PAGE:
Lie to Me is the hit TV [January 21, 2009 to January 31, 2011] series based on the research of Dr. Paul Ekman. Haggard and Isascs are credited with the discovery of Micro Expressions in the 1960s. Paul Ekman created a coding system for microexpressions and in 2001 he was named by the American Psychological Association as one of the most influential psychologists of the 20th century.
A microexpression is a brief, involuntary facial expression shown on the face of humans according to emotions experienced. They are very brief in duration, lasting only 1/25 to 1/15 of a second. The 1/25 second was determined because back in 1960 this is how they slowed down a film that ran at 1/25 frame rate.
Even in the TV show Lie to Me you see that when a microexpression is detected they must investigate further, because one must not conclude that someone is lying if a microexpression is detected but that there is more to the story than is being told.
While some people are natural at seeing microexpressions many people learn how to detect them through training. What is important it is much harder to detect a microexpression on people in person or within video.
The easiest tool to practice detecting micro expressions are photographs. So as you will see if you watch the TV show Lie to Me, which you can get on Netflix, is they use photographs to isolate and show the facial expressions.
The major emotions-how surprise, fear, anger, disgust, sadness, and happiness are registered by changes in the forehead, eyebrows, eyelids, cheeks, nose, lips, and chin. These help as there are not just one type of each expression. For example the emotion of surprise has many different expressions; questioning surprise, dumbfounded surprise, dazed surprise, slight, moderate, and extreme surprise. The intricacies of facial expressions are more easily read in photographs of how various emotions can blend or create different expressions.
Charles Darwin believed that facial expressions were universal. Through the years many have disagreed with Darwin.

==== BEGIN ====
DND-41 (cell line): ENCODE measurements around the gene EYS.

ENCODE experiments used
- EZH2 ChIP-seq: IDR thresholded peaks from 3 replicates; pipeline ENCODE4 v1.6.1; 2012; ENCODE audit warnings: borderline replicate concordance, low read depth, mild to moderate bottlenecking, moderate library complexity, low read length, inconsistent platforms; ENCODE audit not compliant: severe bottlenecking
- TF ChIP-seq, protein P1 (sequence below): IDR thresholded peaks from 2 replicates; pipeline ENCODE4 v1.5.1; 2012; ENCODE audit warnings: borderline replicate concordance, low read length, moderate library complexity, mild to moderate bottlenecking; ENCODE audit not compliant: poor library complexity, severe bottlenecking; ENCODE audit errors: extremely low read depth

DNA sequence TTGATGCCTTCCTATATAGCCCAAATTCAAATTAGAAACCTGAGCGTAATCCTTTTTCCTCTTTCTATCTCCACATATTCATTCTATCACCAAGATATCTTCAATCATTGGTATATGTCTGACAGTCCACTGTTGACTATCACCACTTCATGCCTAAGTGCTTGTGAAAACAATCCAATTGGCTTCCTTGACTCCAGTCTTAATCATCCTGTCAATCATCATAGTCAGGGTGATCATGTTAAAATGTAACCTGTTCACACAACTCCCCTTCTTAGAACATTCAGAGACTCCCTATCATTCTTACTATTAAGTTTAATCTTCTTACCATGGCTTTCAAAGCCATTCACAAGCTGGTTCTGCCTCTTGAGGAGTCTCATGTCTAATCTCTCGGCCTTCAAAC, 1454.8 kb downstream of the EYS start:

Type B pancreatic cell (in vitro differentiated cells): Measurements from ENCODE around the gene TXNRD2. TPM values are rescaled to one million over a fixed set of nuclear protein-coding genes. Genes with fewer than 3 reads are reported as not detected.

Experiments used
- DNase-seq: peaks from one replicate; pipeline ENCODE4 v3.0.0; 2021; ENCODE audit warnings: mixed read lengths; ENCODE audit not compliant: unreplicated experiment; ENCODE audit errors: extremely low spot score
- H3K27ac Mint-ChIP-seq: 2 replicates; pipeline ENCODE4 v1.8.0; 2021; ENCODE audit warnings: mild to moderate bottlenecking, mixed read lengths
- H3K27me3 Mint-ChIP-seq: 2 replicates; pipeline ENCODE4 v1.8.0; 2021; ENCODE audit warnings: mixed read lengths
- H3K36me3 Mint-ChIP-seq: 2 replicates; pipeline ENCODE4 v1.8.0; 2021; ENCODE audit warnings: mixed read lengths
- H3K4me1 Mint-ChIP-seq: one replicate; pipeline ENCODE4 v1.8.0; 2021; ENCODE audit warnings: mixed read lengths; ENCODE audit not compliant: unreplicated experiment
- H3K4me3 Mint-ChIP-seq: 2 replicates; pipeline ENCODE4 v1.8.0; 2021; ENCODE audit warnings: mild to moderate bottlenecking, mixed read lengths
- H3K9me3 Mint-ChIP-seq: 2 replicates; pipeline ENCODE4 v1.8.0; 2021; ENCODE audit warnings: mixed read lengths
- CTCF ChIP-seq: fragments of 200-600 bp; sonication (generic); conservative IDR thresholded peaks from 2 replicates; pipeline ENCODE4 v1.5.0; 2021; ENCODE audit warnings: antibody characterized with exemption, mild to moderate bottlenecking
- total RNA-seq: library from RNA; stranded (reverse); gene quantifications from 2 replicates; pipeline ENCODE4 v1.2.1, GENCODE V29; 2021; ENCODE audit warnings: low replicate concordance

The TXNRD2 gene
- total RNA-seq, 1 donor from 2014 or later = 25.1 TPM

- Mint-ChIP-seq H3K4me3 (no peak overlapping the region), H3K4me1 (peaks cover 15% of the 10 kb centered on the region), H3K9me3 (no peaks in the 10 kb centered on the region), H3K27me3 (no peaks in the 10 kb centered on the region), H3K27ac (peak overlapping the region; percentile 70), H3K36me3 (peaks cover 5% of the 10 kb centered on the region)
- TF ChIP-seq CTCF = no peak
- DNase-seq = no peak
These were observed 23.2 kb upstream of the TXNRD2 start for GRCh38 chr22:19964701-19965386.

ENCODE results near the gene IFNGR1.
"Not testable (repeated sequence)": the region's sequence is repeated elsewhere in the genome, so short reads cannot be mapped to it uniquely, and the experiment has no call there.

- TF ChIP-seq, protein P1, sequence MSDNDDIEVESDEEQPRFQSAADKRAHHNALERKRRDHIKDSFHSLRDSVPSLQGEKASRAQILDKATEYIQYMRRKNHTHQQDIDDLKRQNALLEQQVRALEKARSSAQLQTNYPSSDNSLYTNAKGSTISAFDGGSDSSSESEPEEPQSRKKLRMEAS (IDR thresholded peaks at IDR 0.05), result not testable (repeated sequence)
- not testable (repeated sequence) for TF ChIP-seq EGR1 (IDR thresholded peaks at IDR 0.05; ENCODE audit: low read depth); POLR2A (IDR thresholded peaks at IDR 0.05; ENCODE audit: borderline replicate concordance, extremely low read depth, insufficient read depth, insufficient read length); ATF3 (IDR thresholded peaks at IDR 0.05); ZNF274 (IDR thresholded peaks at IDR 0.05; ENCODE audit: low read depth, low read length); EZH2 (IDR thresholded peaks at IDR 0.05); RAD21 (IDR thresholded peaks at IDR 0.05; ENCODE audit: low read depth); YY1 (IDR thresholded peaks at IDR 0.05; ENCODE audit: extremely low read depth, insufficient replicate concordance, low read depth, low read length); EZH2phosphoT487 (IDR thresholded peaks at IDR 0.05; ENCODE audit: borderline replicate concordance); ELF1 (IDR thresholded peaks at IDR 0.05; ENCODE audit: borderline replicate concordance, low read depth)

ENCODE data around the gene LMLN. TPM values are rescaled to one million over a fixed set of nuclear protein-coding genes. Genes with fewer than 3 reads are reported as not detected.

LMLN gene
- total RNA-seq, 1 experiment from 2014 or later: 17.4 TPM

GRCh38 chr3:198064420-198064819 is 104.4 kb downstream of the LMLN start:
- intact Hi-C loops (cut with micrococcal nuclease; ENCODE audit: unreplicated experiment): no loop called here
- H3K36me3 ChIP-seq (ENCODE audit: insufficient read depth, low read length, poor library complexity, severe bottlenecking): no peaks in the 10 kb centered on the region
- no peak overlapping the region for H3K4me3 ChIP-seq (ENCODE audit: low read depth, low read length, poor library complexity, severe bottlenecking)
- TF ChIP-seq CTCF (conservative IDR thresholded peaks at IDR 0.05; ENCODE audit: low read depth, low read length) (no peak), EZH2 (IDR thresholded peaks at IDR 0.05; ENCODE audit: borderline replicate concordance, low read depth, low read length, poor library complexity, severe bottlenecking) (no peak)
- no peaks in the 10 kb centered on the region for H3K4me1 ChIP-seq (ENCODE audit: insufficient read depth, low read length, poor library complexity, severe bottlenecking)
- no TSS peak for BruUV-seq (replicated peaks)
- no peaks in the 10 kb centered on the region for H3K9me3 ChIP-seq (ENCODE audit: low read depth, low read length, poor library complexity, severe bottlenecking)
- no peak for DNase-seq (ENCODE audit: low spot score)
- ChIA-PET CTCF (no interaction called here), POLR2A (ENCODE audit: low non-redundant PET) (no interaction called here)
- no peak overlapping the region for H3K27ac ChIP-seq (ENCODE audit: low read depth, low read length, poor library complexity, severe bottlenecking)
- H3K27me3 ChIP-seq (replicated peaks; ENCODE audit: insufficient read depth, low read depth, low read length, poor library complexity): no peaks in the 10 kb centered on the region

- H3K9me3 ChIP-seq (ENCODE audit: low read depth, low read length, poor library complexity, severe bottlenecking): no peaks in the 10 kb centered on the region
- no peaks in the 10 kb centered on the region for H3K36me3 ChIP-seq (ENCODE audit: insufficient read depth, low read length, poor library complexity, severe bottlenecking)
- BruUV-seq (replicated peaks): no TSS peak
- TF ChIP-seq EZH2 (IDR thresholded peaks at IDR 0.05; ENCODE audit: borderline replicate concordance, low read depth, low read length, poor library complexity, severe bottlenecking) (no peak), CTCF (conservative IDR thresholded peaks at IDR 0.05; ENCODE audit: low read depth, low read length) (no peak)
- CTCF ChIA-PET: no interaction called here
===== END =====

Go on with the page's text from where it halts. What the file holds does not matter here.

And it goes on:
Dr. David Matsumoto however agreed with Darwin basked on his research during the 2004 Olympics. He studied both the sighted and blind Olympians during the 2004 Olympic and Paralympic Games.
What is important is how he conducted the research. He studied the thousands of photographs and compared the facial expressions of sighted and blind judo athletes, including individuals who were born blind. All competitors displayed the same expressions in response to winning and losing. So it is not something learned, but innate.
I believe that the power of the still image is because it can capture the microexpression that video cannot do. Sure you can argue that if you slow down video you can see a microexpression, but you are then trying to stop the video and thus creating a still image.
Today we can record up to 200 million frames per second, but the most common used highs-peed cameras record around 1000 frames per second. Television series such as MythBusters and Time Warp often use high-speed cameras to show their tests in slow motion.
We use these high-speed cameras for seeking the truth and helping us scientifically build safer cars for example.
So if we want to understand something and get to the truth as in TV shows like MythBusters we must examine things in fractions of a second. This is where the still photographer has worked for decades.
My take away from all this about the microexpression is the power of the photograph is it's ability to freeze the moment for us to truly understand. For most people microexpressions are not controlled and therefore when we see these expressions tend to hold them as truthful moments.
It is important to point out that some people are born able to control their expressions (such as pathological liars), while others are trained, for example actors. "Natural liars" know about their ability to control microexpressions, and so do those who know them well. They have been getting away with things since childhood, fooling their parents, teachers, and friends when they wanted to.